The understudies move in to take their bows

In today's local government workplace temporary and contract lawyers are no longer helpful dogsbodies, answering telephones at otherwise empty desks.

They may be the acting head of a legal section, or an expert brought in to service a client's need in a full fee earning capacity.

There has been something of a revolution in local government legal departments in the last four years. Gone is the stereotypical public sector image of 10am starts and home at 4.30pm; gone are the 'job for life' attitudes.

Instead there are legal departments with tight budgetary constraints and commercial strategies bursting with bright, enthusiastic and able lawyers.

The onslaught of CCT has not made life easy for local government lawyers. It naturally causes unrest and for many legal departments the future remains uncertain. However, for temporary and contract lawyers it is excellent news.

Client departments are more demanding than ever, deadlines must be met, backlogs must be cleared in order to make a department a viable competitor in any tendering situation. You can't do this if you are under resourced. Equally, you can't always offer a permanent job when you're not certain there will be one in a year's time.

In recent times we have noticed that the volume of assignments has increased steadily throughout the 1990s. In 1993 40 per cent of our short term vacancies were in local government. In 1994 this had risen to 51 per cent. So far in 1995 68 per cent of our positions are in local government.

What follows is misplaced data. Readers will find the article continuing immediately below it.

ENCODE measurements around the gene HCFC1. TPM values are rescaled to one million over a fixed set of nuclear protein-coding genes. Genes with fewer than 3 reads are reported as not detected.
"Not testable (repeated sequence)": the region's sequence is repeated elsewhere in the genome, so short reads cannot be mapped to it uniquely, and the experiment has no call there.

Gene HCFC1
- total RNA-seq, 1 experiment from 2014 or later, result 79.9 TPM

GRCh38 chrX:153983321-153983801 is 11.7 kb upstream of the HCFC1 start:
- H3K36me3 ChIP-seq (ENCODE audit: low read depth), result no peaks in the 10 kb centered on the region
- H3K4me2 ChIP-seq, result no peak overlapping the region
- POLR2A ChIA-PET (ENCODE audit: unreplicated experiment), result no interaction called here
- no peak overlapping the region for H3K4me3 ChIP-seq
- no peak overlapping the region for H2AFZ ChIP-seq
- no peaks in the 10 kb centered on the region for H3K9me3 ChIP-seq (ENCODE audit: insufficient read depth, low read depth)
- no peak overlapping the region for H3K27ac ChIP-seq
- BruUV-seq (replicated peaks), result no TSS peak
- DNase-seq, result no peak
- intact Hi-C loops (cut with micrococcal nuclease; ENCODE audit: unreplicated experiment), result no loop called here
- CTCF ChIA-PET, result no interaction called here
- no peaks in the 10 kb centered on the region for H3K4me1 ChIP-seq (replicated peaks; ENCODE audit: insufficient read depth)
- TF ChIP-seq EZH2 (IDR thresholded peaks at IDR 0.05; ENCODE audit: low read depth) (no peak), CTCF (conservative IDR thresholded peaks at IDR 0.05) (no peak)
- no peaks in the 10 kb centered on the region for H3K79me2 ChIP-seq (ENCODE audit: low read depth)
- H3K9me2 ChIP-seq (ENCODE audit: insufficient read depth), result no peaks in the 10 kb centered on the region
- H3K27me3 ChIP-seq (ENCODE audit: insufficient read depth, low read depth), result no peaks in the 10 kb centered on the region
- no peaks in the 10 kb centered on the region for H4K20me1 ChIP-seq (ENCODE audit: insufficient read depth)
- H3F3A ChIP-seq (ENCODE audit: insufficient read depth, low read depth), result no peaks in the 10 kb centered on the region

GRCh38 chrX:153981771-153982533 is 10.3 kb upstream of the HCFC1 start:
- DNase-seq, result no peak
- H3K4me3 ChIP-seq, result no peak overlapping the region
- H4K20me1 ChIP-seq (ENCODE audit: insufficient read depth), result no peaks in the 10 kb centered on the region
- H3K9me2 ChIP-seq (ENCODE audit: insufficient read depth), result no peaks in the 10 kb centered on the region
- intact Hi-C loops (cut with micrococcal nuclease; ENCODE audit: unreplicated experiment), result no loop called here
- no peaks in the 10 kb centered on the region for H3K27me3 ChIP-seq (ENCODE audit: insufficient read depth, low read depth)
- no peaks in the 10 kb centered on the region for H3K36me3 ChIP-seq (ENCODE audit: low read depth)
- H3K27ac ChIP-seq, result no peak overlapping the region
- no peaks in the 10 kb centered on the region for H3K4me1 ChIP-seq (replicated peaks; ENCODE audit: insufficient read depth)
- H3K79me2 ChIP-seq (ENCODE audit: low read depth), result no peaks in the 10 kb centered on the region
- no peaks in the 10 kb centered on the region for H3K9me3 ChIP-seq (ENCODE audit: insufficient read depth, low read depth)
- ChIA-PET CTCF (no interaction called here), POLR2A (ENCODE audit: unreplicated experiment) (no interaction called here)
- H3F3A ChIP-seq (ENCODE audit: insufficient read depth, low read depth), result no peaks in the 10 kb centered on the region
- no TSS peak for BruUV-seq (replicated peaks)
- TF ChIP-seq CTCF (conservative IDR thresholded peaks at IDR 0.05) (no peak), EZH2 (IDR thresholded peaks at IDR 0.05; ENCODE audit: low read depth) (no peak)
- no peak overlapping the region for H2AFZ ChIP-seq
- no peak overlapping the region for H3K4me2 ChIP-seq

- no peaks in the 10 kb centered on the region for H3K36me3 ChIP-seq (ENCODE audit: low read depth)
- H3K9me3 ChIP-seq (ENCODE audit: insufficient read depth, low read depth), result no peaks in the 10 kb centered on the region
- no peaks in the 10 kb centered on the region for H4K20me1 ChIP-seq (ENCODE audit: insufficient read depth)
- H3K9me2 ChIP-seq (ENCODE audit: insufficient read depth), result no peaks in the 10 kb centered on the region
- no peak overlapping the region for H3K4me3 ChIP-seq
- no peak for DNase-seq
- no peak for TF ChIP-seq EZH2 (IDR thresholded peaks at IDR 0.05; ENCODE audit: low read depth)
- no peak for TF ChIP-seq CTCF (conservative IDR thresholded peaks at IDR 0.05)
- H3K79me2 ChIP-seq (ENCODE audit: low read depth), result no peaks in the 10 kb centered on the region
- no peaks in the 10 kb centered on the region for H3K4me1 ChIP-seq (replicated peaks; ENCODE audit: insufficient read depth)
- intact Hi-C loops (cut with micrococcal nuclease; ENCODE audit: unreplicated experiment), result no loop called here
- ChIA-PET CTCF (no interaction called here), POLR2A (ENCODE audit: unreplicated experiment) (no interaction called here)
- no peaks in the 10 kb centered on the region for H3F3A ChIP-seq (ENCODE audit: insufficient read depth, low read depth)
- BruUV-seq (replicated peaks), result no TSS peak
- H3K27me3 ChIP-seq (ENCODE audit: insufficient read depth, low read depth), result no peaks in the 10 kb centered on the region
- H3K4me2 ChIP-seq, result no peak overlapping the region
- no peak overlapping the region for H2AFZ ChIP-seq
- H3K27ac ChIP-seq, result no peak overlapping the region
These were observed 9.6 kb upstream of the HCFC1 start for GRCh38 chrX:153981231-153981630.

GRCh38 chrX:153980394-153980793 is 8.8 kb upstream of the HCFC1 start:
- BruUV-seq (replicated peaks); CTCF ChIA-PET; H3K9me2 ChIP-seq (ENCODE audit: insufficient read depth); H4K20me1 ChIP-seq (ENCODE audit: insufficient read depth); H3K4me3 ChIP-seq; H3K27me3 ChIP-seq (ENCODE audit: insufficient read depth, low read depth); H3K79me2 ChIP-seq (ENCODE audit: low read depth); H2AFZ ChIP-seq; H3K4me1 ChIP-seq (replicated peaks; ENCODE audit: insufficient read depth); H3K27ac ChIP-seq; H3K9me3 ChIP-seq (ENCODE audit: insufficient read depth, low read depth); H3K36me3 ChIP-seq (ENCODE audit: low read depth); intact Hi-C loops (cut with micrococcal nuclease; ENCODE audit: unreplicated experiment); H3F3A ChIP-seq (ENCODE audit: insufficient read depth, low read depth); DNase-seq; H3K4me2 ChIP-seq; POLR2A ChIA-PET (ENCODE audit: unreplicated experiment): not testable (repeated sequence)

The positions arose for a variety of reasons – maternity cover, long-term sickness, preparing for CCT, extra workload or awaiting permanent appointments.

Certain areas of expertise are in constant demand: social services, child care, housing, and CCT contracts and planning. In many cases previous local government experience is required although a private practice background in the relevant discipline will often suffice.

Australia and New Zealand qualified solicitors, especially those from the public sector, also have a good chance of finding short term assignments in the UK.

Rates of pay have not increased substantially over the last few years. The average weekly earnings for our temporary workers are about u470 with hourly rates ranging from u7 to u20 per hour.

There is still a world of opportunity in local government for lawyers who have the desire to gain wider work experience and the flexibility to make the most of this environment.

If you are out of work, facing redundancy, or returning to work, this could be the ideal option.

Alison Smith is manager of the temporary and contract legal team at Badenoch & Clark.